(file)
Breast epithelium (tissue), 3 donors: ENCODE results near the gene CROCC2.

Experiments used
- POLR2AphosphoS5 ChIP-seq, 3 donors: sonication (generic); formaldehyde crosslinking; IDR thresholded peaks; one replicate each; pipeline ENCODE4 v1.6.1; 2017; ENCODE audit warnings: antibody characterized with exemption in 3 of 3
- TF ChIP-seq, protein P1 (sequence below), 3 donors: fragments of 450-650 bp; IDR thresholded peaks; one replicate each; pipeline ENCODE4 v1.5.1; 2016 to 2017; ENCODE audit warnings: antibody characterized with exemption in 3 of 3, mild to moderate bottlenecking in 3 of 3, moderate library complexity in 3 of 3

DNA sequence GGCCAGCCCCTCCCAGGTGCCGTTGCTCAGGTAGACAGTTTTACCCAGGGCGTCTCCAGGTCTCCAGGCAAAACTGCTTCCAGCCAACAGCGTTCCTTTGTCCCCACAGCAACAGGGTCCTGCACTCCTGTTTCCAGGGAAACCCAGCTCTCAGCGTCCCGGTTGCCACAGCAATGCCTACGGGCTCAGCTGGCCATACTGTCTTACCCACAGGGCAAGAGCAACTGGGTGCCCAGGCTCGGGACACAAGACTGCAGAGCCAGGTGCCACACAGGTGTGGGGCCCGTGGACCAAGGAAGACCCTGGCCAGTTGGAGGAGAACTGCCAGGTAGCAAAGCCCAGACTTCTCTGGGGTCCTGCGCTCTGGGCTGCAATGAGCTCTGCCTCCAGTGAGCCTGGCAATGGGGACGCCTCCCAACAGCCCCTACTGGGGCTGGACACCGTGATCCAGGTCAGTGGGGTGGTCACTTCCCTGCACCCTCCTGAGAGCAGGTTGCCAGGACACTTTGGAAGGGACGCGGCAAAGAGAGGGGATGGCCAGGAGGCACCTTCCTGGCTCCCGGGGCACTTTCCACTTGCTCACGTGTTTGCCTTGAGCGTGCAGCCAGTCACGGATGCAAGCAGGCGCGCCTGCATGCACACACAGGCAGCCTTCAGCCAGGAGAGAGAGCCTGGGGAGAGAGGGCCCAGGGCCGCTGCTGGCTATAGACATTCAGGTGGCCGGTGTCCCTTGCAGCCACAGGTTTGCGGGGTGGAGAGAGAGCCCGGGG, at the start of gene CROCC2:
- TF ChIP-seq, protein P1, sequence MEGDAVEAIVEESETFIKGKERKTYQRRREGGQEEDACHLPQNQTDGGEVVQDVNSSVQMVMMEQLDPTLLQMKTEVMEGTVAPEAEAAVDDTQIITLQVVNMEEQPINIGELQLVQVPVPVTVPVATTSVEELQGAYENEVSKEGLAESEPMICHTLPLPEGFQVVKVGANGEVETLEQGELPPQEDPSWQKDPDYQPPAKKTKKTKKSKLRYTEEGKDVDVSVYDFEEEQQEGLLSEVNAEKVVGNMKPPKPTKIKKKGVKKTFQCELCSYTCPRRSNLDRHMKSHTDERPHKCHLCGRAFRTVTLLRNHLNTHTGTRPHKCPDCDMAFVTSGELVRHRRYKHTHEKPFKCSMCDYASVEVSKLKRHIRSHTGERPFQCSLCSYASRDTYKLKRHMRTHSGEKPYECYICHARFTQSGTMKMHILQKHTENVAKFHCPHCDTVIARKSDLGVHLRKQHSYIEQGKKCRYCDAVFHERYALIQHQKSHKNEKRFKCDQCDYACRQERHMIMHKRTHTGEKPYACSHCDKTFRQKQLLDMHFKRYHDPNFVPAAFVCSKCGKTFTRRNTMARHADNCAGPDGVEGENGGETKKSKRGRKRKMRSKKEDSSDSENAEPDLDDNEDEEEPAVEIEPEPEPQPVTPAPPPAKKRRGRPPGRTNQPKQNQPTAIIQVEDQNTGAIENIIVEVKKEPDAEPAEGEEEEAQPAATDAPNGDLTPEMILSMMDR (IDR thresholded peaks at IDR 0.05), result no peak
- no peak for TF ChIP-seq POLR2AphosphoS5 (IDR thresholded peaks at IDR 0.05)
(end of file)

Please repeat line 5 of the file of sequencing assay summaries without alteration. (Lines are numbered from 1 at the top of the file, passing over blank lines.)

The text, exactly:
DNA sequence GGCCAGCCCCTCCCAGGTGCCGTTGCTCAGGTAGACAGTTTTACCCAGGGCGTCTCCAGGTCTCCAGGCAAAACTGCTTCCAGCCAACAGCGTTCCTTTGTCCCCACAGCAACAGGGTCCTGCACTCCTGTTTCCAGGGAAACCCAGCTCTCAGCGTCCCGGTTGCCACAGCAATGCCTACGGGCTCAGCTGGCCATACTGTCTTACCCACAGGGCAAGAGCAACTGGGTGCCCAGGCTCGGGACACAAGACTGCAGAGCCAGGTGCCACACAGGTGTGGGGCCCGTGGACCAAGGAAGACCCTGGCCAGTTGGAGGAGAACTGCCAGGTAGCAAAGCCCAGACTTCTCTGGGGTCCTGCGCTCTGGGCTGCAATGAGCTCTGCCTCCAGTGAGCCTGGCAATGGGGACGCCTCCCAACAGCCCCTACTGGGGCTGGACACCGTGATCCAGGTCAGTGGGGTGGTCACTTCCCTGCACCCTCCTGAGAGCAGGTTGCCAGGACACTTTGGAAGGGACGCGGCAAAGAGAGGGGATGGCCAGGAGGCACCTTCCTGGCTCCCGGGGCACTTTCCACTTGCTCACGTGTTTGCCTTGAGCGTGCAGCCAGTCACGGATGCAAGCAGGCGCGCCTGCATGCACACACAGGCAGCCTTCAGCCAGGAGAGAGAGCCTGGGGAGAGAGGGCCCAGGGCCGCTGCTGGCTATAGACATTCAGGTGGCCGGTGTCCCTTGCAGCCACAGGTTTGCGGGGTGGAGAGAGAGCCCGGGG, at the start of gene CROCC2: